Win32/Parite is a packed, encrypted virus that infects files on the local file system and on writeable network shares. The virus repeatedly performs a sequence whereby it selects an .exe or .scr executable file, infects the file, waits a random time interval, selects and infects another file, and so on.
To each file that it selects for infection, the virus appends a new code section named ".<three random alphabetic characters>", such as .mpg. The virus changes the code-entry point of the file to the new, appended section. The virus contains certain code that it unpacks, re-encrypts, re-packs, and then copies to the new section of the executable file. This copied code consists of certain DLL code and some additional execution instructions.
When a file infected in this way runs, the execution instructions in the appended section of the file unpack and decrypt the DLL code in the appended section and drop it as a new file into the Windows temporary directory. The name of the dropped DLL consists of 4 randomly-chosen alphanumeric characters: the first three characters are alphabetic and the final character is a digit. Although the file is actually a DLL, the file extension is .tmp. So for example, the file could have a name like fia1.tmp.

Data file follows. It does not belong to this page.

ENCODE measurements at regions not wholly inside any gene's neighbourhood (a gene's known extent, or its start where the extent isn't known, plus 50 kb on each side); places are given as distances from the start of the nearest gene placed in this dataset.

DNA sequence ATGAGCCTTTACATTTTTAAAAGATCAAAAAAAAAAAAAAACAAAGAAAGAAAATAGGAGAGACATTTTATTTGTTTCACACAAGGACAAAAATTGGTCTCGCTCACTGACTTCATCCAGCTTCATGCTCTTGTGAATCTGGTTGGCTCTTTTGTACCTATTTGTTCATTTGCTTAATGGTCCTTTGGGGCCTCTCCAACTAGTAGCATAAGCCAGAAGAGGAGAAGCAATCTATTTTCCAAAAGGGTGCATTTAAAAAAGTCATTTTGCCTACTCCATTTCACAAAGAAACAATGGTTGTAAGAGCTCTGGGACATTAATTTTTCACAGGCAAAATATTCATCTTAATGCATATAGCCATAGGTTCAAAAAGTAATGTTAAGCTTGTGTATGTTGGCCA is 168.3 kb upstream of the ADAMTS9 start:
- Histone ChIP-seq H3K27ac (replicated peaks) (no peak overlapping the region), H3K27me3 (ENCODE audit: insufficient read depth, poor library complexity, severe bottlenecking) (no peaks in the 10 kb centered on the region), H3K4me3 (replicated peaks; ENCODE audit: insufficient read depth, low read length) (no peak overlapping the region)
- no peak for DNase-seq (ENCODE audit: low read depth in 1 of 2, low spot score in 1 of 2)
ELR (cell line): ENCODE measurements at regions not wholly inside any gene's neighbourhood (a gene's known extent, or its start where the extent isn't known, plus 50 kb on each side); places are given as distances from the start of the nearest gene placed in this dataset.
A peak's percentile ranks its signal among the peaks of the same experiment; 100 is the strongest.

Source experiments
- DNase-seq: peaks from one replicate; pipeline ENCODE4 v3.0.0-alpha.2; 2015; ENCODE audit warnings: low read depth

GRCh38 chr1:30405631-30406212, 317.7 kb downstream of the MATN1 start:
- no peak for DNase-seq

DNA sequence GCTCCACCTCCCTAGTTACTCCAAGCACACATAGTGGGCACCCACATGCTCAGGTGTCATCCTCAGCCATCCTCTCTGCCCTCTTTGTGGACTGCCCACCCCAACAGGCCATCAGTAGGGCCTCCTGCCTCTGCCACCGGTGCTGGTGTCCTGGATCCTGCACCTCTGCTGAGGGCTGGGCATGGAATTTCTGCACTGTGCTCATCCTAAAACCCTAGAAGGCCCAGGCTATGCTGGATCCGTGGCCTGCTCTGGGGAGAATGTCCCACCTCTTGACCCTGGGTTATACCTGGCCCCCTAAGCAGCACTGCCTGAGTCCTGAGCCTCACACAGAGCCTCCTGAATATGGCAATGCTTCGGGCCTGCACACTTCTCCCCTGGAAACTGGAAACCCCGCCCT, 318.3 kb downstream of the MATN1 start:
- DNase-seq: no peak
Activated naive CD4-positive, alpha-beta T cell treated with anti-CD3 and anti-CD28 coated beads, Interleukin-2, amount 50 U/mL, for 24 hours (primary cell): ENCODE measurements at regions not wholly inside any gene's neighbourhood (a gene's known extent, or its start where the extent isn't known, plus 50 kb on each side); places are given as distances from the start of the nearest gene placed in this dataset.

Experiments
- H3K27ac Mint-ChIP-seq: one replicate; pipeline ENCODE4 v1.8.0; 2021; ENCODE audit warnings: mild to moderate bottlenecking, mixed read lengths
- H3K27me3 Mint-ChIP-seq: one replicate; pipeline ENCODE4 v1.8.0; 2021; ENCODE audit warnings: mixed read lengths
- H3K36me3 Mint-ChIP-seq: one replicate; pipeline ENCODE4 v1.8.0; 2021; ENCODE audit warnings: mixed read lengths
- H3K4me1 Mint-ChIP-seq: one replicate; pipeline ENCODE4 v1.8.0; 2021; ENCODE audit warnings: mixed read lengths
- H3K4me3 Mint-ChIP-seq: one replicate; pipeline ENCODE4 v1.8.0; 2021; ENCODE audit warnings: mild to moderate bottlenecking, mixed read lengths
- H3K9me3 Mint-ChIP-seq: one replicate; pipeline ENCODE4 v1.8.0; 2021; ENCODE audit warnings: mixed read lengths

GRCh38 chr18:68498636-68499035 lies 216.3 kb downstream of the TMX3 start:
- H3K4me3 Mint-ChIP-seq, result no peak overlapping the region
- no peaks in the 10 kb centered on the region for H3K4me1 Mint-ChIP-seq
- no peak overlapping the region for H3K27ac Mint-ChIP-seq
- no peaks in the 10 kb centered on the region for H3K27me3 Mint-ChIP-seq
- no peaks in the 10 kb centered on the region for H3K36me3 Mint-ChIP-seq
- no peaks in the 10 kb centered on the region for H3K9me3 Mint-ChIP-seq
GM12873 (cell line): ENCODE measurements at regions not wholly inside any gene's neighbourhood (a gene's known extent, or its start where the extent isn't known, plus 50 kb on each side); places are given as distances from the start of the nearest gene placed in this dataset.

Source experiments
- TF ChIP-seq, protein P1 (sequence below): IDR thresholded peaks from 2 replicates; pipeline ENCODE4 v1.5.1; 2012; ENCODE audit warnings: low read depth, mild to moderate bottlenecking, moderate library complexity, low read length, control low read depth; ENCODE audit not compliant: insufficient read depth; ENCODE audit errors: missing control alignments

The virus may also creates a marker in the registry:
Adds value: PINF
To subkey: HKEY_CURRENT_USER\Software\Microsoft\Windows\CurrentVersion\Explorer
This value contains the full path to the dropped DLL. Win32/Parite may check for this registry entry to determine whether the virus is already running on the computer.
The execution instructions in the appended section of the infected file load the dropped DLL. The DLL exports a start function which contains the main virus code. The virus code calls the start function, which injects the DLL into the explorer.exe process. When a certain condition is satisfied, the DLL code runs and infects other .exe and .scr executable files.
Win32/Parite does not run executable files that it infects. When an infected file runs (for example, when a user or the system runs the file), the virus code in the appended section runs and then returns control to the original code-entry point of the executable file. The executable file then runs normally even though it is infected, so there may be no readily apparent indication to a user of any malicious activity.